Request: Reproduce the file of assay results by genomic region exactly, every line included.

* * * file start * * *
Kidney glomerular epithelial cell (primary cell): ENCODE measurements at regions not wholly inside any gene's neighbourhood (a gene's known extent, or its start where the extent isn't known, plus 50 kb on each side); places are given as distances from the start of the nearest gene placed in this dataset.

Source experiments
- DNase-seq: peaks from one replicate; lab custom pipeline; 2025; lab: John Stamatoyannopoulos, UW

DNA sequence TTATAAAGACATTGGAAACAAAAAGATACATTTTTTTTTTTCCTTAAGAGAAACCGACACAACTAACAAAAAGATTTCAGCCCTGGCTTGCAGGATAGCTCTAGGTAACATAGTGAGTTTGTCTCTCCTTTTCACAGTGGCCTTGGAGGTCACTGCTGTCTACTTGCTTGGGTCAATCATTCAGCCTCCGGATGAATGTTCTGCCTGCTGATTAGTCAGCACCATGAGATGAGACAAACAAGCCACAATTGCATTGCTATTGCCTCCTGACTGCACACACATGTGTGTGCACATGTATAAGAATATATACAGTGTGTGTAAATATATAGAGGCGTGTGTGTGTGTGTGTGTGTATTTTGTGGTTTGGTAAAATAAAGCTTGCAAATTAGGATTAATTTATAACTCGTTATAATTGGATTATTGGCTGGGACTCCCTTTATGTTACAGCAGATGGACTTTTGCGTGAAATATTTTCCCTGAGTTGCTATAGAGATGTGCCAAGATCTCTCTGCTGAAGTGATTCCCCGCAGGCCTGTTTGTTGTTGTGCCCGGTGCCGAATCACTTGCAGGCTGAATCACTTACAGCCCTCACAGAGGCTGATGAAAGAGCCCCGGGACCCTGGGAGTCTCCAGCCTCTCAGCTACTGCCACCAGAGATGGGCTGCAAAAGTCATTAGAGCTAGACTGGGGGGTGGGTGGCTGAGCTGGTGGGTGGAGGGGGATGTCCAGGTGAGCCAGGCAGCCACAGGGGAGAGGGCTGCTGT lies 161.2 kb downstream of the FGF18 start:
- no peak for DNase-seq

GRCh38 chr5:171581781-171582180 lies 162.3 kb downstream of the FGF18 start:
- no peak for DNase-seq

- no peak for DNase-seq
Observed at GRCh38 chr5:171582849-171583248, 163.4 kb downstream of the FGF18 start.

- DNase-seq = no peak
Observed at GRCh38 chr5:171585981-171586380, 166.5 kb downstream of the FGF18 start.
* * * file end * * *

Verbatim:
Kidney glomerular epithelial cell (primary cell): ENCODE measurements at regions not wholly inside any gene's neighbourhood (a gene's known extent, or its start where the extent isn't known, plus 50 kb on each side); places are given as distances from the start of the nearest gene placed in this dataset.

Source experiments
- DNase-seq: peaks from one replicate; lab custom pipeline; 2025; lab: John Stamatoyannopoulos, UW

DNA sequence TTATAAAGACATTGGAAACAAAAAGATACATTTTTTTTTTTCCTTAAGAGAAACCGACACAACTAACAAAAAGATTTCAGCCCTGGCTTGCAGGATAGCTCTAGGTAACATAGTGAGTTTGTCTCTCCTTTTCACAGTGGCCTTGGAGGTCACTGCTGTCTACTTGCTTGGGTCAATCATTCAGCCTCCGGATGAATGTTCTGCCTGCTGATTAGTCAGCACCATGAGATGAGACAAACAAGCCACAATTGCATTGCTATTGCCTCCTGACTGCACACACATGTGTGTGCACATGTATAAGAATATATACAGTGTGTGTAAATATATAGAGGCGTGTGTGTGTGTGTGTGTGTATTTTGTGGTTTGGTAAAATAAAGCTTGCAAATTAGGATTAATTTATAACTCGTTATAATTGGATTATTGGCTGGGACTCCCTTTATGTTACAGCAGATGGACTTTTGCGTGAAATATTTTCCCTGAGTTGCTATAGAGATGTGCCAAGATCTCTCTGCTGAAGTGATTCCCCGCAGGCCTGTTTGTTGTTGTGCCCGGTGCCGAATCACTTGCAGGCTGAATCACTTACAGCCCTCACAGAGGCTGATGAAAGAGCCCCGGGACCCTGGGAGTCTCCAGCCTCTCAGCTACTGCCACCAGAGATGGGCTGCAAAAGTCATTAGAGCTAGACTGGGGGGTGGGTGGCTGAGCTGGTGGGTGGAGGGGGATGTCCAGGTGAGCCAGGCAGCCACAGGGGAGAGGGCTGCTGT lies 161.2 kb downstream of the FGF18 start:
- no peak for DNase-seq

GRCh38 chr5:171581781-171582180 lies 162.3 kb downstream of the FGF18 start:
- no peak for DNase-seq

- no peak for DNase-seq
Observed at GRCh38 chr5:171582849-171583248, 163.4 kb downstream of the FGF18 start.

- DNase-seq = no peak
Observed at GRCh38 chr5:171585981-171586380, 166.5 kb downstream of the FGF18 start.